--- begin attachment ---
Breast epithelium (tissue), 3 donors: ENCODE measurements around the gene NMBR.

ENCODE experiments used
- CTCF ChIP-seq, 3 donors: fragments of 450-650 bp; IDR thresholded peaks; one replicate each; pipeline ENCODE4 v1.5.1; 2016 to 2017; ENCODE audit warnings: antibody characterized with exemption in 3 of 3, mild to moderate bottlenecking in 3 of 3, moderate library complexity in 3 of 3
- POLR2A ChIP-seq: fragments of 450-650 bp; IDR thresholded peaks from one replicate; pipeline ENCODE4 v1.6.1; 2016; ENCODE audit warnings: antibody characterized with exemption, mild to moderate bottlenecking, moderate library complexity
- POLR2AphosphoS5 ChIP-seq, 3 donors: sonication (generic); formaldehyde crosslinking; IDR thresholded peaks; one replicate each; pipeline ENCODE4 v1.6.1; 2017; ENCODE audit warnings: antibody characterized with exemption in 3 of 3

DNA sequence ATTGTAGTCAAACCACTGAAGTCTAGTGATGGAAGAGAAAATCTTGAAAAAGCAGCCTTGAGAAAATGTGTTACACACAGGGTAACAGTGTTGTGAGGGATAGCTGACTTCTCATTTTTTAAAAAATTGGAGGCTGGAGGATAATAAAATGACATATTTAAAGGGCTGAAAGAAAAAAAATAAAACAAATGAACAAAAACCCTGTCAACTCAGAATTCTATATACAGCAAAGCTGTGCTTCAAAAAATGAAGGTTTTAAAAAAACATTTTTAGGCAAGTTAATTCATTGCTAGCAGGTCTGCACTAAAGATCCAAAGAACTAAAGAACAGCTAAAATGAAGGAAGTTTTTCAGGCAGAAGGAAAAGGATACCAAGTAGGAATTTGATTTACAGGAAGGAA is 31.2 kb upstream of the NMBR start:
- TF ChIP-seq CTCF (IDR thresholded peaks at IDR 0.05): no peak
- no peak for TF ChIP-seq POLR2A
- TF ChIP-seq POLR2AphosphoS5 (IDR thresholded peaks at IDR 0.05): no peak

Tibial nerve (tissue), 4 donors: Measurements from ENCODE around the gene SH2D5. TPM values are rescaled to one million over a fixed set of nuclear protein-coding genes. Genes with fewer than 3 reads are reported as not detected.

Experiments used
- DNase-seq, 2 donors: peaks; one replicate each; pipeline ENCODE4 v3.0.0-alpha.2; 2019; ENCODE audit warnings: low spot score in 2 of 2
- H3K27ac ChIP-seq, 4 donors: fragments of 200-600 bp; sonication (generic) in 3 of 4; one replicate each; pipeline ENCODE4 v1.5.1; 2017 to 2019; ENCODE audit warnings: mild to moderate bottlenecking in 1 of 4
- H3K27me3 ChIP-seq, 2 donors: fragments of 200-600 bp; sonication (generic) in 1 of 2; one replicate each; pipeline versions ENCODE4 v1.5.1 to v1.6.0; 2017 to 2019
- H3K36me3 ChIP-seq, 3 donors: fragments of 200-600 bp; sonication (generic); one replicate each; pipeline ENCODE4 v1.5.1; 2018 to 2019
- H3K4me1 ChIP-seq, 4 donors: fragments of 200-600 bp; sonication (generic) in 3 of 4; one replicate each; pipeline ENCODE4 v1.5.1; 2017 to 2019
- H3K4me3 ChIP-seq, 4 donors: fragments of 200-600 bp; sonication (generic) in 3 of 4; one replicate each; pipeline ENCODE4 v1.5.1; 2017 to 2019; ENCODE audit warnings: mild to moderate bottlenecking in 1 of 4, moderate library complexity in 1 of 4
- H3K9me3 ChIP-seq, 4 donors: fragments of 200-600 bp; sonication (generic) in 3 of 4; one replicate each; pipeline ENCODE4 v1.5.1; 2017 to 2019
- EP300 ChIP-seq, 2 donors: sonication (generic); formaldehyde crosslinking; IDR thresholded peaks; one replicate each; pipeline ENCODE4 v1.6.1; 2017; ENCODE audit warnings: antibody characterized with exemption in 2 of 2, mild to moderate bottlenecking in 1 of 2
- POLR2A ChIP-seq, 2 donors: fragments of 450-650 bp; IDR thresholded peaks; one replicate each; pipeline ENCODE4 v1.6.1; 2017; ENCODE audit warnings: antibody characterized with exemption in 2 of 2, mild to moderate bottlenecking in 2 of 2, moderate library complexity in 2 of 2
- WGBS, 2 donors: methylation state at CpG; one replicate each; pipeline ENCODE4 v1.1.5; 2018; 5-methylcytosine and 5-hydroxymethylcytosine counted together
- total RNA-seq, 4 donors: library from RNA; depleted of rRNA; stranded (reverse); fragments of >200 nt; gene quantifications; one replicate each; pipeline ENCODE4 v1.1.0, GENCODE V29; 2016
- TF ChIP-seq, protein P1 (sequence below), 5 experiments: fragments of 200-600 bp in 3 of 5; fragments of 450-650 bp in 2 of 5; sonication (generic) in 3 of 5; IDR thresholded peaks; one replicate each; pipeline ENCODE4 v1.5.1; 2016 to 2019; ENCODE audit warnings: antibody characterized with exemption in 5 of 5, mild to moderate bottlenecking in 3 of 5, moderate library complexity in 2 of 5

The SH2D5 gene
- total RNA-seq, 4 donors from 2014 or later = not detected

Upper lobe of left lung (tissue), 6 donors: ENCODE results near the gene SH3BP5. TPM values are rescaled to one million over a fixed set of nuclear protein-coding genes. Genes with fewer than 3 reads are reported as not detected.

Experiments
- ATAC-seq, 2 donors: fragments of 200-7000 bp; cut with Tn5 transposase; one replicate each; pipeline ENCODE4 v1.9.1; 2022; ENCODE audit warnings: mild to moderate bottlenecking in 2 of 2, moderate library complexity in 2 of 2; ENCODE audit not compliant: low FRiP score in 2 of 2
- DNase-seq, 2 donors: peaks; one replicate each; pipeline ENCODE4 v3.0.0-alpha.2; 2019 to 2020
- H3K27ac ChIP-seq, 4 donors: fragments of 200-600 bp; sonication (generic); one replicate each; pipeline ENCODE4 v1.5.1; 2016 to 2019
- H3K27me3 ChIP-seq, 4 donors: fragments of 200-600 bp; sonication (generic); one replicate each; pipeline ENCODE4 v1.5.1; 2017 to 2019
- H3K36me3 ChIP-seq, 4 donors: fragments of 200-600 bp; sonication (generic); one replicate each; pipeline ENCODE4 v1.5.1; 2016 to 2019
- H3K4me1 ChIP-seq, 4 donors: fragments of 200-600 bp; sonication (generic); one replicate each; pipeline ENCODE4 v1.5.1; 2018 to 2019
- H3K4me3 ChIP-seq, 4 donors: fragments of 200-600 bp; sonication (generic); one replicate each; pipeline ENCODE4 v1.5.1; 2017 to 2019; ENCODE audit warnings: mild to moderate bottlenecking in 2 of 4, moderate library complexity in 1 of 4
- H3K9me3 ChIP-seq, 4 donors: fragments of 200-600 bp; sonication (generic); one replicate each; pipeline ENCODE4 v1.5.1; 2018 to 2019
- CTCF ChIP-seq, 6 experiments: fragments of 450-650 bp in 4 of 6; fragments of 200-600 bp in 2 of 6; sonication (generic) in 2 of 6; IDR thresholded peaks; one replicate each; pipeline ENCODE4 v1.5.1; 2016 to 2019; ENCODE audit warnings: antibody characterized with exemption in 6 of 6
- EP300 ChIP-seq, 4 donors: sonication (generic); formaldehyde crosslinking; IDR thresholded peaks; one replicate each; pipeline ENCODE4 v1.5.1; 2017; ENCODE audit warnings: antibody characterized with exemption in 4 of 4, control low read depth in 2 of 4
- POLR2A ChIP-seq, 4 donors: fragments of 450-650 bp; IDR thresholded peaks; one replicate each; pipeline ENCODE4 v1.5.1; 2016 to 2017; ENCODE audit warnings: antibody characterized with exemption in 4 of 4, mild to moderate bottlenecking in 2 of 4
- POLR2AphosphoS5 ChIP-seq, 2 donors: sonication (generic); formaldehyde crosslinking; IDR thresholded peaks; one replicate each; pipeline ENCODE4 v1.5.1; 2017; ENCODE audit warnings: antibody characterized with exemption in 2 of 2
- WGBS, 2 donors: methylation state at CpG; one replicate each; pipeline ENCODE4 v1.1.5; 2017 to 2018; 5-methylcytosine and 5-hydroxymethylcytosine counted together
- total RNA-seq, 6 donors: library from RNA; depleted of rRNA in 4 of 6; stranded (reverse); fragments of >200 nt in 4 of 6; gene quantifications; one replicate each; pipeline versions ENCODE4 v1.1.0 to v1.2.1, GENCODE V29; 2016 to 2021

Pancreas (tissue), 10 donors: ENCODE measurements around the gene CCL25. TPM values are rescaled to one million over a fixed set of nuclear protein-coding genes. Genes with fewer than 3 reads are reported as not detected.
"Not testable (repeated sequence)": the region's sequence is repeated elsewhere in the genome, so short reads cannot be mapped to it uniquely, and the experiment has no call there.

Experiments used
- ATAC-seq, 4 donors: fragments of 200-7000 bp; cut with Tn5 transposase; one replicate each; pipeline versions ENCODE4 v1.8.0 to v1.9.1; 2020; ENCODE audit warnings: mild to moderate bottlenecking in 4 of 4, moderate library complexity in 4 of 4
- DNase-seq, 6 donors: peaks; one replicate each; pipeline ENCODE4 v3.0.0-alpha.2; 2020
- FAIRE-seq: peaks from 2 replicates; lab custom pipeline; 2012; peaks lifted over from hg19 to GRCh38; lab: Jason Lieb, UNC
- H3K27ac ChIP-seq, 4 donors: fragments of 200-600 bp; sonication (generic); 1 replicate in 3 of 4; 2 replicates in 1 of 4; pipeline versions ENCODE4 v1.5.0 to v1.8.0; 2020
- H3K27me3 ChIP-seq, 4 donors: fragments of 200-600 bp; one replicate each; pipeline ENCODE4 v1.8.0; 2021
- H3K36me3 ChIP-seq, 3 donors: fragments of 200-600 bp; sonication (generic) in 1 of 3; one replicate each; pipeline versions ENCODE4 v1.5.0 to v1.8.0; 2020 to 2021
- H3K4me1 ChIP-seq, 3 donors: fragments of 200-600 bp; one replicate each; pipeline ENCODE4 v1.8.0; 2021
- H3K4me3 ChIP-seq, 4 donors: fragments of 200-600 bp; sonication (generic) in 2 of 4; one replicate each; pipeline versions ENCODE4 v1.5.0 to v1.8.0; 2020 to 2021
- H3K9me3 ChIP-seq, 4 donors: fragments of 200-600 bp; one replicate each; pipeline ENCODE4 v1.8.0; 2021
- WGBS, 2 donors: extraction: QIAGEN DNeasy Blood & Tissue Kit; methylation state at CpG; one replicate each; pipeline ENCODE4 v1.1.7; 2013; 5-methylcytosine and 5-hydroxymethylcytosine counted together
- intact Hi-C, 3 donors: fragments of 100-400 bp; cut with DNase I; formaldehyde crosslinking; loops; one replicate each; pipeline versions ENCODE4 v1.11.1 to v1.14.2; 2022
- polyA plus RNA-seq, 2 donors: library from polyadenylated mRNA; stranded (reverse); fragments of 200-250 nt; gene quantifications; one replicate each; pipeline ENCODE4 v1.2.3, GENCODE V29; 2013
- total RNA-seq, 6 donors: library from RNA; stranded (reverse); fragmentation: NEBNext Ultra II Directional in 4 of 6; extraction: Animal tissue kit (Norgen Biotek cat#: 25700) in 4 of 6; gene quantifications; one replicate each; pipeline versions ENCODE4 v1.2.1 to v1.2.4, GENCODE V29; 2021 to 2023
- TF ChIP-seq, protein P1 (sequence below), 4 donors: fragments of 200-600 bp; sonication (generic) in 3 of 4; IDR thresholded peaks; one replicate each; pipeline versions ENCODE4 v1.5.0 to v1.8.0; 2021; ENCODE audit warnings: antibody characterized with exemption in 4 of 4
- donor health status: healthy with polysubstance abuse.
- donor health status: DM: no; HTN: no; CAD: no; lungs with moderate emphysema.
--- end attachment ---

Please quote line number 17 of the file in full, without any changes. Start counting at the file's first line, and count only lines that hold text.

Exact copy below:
- H3K4me3 ChIP-seq, 4 donors: fragments of 200-600 bp; sonication (generic) in 3 of 4; one replicate each; pipeline ENCODE4 v1.5.1; 2017 to 2019; ENCODE audit warnings: mild to moderate bottlenecking in 1 of 4, moderate library complexity in 1 of 4